Defining the functions of adenosine-to-inosine RNA editing through hematology
Jacki E Heraud-Farlow, Alistair M Chalk, Carl R Walkley
Current Opinion in Hematology | LIPPINCOTT WILLIAMS & WILKINS | Published : 2019
PURPOSE OF REVIEW: The direct modification of RNA is now understood to be widespread, evolutionarily conserved and of consequence to cellular and organismal homeostasis. adenosine-to-inosine (A-to-I) RNA editing is one of the most common mammalian RNA modifications. Transcriptome-wide maps of the A-to-I editing exist, yet functions for the majority of editing sites remain opaque. Herein we discuss how hematology has been applied to determine physiological and malignant functions of A-to-I editing. RECENT FINDINGS: Functional studies have established that A-to-I editing and ADAR1, responsible for the majority of editing in blood cells, are essential for normal blood cell homeostasis. ADAR1 ed..View full abstract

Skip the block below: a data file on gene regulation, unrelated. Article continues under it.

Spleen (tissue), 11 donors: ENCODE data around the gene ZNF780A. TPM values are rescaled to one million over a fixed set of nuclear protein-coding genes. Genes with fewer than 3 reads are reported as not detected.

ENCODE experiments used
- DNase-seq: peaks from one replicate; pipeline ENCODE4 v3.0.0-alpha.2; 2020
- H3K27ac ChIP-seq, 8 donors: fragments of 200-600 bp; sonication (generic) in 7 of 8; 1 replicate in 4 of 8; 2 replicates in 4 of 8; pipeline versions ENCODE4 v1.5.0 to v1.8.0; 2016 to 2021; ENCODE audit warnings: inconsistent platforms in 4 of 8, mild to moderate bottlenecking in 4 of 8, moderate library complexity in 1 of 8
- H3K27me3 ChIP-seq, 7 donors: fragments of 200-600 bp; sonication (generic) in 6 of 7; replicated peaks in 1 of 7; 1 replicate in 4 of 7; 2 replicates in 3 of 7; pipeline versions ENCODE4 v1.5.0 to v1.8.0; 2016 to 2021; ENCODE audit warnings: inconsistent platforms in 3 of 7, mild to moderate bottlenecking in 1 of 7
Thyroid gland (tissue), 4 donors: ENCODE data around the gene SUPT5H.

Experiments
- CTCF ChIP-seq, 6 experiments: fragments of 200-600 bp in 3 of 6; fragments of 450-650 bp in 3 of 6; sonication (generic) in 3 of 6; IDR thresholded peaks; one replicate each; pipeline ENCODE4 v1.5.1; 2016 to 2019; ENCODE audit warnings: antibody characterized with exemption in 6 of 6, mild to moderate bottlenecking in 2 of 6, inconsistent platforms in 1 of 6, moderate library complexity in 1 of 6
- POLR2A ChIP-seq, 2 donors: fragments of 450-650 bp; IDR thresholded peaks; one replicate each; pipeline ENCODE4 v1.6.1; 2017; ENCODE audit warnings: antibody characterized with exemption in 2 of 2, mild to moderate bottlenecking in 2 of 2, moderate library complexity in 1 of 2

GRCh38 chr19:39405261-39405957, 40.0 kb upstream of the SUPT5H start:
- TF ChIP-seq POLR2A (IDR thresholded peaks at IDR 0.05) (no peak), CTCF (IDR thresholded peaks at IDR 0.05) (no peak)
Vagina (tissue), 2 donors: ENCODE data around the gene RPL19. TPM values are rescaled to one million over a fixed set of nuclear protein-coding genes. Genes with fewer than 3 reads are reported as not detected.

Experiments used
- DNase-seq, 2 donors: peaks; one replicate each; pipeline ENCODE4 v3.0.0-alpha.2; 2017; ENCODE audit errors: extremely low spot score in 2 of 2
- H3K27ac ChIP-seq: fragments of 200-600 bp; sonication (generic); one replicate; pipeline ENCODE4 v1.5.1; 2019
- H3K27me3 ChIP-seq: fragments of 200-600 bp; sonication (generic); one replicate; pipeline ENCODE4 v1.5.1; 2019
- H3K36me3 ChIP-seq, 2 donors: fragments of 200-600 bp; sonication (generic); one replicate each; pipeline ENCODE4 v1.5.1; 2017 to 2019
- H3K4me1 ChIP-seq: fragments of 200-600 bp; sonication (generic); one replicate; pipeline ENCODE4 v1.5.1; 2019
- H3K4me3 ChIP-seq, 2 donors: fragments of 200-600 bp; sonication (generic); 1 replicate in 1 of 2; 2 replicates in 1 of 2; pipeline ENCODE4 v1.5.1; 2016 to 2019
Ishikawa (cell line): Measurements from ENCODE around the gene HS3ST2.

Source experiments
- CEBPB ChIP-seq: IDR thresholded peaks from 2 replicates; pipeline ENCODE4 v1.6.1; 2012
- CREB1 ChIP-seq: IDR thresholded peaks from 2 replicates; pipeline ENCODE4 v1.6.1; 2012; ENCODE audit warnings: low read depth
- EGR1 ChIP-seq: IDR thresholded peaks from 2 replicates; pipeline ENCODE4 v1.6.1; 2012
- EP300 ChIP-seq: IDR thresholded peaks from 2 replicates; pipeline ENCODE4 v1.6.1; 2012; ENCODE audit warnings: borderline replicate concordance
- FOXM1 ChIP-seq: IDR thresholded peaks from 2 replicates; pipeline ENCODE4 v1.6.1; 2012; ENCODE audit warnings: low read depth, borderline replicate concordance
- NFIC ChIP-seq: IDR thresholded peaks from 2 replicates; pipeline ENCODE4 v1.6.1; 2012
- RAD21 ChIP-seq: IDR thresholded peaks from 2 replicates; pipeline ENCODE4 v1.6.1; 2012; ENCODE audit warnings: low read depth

Awarded by National Health and Medical Research Council (NHMRC)
Awarded by Australian Research Council
Awarded by Victorian Cancer Agency Research Fellowship
Our work is supported by the National Health and Medical Research Council (NHMRC; C.R.W., APP1102006/APP1144049); Australian Research Council (C.R.W.; DP180103989) Victorian Cancer Agency Research Fellowship (C.R.W.; MCRF15015); E.H. Flack Fellowship (J.H.-F.); SVI Women in Science Award (J.H.-F.); and in part by the Victorian State Government Operational Infrastructure Support (to St Vincent's Institute).